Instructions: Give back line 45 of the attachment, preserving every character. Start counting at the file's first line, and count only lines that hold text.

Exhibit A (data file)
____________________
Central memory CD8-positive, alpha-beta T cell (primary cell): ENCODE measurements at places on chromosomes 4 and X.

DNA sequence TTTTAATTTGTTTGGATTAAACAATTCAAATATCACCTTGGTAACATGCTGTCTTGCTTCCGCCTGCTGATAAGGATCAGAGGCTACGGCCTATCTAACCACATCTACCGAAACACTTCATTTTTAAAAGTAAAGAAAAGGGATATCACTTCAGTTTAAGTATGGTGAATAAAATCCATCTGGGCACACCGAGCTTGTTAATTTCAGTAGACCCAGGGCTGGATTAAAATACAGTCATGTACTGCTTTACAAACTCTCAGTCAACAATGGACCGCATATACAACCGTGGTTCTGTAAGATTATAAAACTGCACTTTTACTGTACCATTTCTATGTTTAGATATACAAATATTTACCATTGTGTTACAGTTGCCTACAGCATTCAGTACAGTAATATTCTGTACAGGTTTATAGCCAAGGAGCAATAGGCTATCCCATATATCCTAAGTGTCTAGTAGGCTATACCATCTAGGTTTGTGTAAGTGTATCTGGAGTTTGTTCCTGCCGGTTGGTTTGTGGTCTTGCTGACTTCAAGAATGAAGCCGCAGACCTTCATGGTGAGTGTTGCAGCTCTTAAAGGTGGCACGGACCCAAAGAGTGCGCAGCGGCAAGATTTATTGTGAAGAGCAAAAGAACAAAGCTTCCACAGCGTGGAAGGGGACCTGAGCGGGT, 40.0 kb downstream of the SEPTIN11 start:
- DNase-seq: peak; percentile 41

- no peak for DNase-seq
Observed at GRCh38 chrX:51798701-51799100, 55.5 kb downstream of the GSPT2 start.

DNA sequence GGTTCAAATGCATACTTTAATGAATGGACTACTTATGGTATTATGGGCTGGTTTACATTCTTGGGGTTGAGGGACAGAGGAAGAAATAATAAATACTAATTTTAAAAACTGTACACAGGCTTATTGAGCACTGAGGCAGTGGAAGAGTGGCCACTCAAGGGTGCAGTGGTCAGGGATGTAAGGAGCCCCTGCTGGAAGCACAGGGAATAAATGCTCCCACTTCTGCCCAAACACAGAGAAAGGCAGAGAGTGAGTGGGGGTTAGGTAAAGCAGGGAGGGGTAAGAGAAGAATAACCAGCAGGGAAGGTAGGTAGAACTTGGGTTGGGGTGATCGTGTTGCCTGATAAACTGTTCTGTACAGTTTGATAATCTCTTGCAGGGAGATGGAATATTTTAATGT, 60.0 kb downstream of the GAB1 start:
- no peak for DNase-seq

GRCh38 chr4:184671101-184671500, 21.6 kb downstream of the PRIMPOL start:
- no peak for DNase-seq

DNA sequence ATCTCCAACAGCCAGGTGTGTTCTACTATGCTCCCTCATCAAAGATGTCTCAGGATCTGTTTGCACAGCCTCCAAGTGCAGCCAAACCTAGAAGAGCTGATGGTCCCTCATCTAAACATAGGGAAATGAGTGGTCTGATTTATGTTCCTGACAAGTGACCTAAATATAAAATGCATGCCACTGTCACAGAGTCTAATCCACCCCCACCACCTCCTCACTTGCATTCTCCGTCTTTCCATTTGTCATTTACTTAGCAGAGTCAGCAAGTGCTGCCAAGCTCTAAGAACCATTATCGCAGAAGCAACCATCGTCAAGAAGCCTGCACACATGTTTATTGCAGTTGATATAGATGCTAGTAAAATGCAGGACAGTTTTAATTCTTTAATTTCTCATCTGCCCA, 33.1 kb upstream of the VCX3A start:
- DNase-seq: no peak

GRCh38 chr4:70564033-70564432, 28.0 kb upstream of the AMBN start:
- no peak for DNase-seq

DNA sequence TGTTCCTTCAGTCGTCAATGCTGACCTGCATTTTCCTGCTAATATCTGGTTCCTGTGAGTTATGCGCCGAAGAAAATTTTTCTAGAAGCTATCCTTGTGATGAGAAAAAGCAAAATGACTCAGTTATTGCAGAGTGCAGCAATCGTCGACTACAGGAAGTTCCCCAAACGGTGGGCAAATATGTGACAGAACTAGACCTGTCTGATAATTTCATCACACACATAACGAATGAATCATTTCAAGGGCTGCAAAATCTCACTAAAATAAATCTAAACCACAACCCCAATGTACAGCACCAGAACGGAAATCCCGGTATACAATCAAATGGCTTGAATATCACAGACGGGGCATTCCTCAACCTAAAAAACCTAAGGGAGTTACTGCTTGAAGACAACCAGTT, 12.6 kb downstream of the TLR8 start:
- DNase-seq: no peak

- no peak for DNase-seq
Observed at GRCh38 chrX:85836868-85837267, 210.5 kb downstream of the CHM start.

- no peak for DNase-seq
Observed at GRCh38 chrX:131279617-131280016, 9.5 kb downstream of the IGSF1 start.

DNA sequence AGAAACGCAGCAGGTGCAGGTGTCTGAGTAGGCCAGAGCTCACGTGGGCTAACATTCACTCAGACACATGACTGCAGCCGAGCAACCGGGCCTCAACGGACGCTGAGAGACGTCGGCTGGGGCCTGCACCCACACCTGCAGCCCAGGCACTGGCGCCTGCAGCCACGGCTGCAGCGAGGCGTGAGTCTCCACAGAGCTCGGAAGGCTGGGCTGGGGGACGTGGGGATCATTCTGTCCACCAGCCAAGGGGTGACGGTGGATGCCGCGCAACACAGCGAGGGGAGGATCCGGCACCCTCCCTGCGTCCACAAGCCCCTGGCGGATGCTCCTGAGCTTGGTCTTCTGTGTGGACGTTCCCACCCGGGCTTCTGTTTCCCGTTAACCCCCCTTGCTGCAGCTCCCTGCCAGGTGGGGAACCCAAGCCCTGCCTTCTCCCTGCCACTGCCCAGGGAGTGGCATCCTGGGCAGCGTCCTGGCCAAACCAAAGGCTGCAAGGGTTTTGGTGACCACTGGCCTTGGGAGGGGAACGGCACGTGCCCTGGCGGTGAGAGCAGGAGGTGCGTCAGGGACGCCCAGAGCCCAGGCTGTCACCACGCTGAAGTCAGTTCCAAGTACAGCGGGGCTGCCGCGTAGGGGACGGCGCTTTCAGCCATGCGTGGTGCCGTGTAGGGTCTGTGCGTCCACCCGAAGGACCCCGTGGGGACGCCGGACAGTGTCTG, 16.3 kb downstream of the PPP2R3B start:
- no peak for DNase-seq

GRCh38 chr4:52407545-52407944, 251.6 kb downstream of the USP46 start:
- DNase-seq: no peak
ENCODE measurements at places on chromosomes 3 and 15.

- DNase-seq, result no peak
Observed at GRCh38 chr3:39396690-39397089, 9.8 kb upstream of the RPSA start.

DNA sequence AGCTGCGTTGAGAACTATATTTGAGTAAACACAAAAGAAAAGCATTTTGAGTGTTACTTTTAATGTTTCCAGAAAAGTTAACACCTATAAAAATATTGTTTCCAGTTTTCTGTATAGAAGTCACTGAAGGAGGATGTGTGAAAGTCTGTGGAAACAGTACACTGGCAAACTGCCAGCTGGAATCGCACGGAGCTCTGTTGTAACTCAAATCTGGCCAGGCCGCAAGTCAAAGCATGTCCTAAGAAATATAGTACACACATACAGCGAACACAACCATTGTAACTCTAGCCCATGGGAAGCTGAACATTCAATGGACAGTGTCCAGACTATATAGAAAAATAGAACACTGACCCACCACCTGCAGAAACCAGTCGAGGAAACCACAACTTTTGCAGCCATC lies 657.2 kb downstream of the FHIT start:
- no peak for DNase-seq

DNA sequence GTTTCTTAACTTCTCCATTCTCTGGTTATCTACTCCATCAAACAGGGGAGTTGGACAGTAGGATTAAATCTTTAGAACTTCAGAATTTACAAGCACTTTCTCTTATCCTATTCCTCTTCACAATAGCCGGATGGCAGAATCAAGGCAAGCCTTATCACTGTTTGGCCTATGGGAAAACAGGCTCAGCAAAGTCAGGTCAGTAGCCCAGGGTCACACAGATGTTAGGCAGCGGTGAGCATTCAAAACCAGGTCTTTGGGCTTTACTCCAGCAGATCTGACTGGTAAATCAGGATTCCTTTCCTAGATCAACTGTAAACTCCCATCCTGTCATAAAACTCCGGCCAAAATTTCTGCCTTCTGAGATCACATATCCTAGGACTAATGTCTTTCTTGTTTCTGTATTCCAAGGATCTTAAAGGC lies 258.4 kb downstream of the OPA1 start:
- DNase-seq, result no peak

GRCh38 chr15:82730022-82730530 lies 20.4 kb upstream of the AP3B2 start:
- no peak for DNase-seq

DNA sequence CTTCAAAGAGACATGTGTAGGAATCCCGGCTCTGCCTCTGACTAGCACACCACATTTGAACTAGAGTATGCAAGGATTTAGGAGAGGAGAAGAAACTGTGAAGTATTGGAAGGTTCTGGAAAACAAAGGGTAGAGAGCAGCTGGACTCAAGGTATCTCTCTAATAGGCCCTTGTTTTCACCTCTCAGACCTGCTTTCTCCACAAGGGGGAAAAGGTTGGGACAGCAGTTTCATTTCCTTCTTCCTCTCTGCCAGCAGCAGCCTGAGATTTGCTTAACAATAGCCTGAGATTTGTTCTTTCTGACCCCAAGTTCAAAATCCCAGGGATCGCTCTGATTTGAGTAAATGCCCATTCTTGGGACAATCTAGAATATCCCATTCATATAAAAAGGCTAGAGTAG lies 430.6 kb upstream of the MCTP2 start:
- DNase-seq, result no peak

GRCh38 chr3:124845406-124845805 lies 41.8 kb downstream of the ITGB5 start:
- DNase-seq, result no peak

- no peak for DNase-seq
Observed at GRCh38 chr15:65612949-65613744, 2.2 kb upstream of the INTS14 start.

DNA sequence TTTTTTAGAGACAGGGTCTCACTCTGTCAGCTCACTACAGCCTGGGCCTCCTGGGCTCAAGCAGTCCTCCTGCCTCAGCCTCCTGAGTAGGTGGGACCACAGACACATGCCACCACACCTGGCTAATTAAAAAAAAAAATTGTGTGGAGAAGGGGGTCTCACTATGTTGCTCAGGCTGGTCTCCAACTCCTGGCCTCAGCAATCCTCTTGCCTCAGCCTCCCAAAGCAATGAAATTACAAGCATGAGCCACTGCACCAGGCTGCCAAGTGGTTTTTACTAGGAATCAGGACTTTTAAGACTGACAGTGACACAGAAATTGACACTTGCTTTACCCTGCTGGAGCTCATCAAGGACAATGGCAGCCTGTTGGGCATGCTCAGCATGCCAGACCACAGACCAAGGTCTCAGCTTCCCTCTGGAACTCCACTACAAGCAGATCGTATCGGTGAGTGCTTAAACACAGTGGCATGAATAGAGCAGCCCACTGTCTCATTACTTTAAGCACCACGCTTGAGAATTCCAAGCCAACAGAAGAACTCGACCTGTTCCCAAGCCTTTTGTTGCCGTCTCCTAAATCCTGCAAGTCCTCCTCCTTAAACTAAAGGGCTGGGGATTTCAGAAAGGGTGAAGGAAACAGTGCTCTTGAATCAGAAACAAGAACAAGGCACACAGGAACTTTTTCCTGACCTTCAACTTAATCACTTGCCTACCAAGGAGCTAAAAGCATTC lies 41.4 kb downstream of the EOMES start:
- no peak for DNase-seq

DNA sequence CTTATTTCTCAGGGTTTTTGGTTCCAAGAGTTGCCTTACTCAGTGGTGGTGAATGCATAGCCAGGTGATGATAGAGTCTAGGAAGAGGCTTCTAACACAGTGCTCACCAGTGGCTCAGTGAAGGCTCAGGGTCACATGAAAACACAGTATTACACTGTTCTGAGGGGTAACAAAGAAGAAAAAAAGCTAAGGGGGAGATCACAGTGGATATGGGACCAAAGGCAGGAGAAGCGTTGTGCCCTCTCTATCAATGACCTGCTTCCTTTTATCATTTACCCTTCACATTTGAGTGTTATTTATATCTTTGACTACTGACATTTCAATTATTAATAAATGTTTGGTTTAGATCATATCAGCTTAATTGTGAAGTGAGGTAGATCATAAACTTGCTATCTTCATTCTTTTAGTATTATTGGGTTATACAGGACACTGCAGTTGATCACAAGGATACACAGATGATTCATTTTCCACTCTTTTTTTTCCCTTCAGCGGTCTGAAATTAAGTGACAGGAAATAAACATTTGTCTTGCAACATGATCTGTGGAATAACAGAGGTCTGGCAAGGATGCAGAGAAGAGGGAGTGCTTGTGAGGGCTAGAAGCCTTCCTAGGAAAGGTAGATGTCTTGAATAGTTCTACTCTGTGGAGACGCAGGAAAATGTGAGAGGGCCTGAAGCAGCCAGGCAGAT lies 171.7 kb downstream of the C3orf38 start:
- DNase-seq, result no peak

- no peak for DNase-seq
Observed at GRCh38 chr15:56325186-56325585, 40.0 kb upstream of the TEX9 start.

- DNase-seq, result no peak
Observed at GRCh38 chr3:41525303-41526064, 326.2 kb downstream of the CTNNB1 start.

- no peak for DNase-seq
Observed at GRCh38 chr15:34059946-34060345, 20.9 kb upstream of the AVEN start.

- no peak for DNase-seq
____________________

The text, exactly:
- DNase-seq, result no peak